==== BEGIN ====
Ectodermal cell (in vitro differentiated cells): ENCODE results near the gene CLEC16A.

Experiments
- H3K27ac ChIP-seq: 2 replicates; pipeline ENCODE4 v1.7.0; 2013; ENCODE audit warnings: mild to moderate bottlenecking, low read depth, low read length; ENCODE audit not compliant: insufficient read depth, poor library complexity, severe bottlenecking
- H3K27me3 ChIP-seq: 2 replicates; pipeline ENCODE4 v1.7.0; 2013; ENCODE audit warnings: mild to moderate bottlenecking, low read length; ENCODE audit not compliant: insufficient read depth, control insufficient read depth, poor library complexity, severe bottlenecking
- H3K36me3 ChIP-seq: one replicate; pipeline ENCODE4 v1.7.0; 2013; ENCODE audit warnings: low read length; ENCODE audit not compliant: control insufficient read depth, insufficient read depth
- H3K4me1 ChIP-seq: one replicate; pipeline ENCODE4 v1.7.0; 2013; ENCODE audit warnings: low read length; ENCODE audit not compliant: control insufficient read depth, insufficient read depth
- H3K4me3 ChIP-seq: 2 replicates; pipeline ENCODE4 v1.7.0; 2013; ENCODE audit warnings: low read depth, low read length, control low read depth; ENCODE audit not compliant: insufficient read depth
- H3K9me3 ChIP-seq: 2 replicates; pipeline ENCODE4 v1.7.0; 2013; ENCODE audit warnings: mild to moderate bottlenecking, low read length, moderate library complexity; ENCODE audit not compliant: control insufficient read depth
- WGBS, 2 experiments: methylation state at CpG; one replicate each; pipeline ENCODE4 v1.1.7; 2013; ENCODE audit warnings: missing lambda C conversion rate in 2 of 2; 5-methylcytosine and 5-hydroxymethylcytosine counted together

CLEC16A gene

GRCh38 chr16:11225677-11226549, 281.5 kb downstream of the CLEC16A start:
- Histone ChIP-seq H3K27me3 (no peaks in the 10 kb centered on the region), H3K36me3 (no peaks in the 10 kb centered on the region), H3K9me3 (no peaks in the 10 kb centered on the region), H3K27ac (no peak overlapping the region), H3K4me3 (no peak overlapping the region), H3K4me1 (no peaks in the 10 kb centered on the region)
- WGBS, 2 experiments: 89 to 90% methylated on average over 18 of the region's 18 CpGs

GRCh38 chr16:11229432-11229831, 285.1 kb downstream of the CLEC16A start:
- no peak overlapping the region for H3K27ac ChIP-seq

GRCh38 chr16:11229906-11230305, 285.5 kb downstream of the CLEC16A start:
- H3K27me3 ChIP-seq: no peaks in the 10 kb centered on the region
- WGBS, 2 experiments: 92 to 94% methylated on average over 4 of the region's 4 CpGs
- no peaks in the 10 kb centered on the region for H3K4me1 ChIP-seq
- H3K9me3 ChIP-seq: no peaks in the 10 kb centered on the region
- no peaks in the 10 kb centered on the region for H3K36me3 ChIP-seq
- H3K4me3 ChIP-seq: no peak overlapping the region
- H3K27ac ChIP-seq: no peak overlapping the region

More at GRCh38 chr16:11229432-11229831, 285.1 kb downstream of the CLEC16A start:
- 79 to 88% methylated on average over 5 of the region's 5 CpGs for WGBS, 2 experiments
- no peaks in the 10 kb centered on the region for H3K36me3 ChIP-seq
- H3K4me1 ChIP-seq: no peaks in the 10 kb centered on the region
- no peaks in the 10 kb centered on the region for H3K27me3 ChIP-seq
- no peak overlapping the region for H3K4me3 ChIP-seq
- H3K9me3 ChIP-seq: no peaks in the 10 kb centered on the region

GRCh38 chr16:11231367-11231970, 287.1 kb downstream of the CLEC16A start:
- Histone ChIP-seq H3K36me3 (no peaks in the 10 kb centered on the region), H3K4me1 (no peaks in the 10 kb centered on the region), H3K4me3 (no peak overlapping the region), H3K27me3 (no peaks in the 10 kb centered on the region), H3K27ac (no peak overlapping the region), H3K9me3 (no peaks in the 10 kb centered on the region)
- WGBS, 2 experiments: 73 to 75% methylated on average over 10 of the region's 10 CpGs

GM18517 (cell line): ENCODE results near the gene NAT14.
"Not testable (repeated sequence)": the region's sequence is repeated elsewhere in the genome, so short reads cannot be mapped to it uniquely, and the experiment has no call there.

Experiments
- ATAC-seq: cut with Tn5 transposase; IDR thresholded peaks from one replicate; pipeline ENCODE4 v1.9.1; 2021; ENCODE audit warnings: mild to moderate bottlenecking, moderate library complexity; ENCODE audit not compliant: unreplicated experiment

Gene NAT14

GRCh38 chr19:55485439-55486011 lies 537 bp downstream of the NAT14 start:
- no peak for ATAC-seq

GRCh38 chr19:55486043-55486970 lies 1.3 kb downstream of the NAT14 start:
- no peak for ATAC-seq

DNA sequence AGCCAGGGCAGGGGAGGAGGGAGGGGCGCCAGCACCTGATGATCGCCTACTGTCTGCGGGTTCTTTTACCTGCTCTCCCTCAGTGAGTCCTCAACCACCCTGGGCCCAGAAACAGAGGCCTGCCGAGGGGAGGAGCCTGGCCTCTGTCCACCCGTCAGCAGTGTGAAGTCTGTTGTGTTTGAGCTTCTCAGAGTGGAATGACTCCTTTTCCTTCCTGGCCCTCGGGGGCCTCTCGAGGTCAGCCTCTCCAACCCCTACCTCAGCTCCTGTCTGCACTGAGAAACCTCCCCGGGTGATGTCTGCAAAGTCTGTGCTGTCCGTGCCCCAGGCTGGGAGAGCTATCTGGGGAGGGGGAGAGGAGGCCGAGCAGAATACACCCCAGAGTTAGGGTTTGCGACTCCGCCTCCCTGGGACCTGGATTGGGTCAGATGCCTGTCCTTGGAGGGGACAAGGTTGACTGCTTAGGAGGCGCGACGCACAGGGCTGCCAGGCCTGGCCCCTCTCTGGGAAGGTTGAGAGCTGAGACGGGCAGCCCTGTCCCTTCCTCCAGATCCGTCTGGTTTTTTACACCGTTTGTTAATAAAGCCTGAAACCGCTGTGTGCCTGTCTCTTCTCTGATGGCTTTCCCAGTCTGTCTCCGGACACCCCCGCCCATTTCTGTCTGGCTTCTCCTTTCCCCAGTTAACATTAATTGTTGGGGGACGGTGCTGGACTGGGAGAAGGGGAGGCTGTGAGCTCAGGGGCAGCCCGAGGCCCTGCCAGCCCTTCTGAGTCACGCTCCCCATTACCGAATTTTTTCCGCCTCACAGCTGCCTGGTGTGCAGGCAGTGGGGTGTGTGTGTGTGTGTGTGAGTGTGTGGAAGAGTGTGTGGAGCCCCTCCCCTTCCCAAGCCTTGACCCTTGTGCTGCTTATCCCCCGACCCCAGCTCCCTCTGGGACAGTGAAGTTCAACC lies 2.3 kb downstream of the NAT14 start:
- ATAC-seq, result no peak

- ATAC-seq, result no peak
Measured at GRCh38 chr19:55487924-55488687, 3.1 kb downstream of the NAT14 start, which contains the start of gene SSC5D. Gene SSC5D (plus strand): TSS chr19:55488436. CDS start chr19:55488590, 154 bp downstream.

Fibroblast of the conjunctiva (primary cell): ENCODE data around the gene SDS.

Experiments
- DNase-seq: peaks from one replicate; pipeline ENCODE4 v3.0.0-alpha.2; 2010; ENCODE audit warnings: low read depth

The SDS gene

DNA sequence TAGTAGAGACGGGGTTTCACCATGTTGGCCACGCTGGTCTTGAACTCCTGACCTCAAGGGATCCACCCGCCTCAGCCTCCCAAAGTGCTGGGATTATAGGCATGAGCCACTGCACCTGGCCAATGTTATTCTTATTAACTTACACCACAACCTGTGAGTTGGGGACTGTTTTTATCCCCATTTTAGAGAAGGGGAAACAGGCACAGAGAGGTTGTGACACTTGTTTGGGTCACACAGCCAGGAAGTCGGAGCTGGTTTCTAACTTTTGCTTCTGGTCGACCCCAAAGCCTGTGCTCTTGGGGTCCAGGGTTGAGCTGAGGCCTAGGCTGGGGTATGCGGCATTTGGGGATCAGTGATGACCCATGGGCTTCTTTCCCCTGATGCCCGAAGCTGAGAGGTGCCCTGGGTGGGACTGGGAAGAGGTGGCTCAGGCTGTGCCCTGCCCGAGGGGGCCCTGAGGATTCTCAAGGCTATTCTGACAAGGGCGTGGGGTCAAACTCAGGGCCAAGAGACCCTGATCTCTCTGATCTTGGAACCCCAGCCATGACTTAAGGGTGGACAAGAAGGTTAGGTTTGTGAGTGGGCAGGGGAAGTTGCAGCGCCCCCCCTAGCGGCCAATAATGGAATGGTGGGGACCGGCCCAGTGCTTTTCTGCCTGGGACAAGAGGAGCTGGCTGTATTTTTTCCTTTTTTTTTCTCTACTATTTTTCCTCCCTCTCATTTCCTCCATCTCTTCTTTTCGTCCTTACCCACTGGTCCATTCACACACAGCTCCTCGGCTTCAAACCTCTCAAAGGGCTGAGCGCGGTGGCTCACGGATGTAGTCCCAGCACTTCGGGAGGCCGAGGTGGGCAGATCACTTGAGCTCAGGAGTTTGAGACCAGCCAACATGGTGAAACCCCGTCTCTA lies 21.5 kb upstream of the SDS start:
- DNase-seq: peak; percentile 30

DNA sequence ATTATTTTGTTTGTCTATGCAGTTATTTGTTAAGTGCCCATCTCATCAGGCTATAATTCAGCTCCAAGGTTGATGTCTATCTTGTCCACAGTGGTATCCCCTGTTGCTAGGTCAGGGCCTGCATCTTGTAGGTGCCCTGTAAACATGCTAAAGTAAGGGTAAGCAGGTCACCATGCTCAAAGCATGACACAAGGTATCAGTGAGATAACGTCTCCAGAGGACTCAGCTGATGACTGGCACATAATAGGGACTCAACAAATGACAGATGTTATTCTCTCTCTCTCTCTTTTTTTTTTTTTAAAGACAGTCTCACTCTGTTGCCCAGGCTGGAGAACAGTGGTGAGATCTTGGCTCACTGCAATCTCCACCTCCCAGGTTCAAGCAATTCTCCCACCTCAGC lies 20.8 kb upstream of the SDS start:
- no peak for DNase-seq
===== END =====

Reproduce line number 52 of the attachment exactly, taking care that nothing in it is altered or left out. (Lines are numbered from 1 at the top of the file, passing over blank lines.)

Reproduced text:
- DNase-seq: peak; percentile 30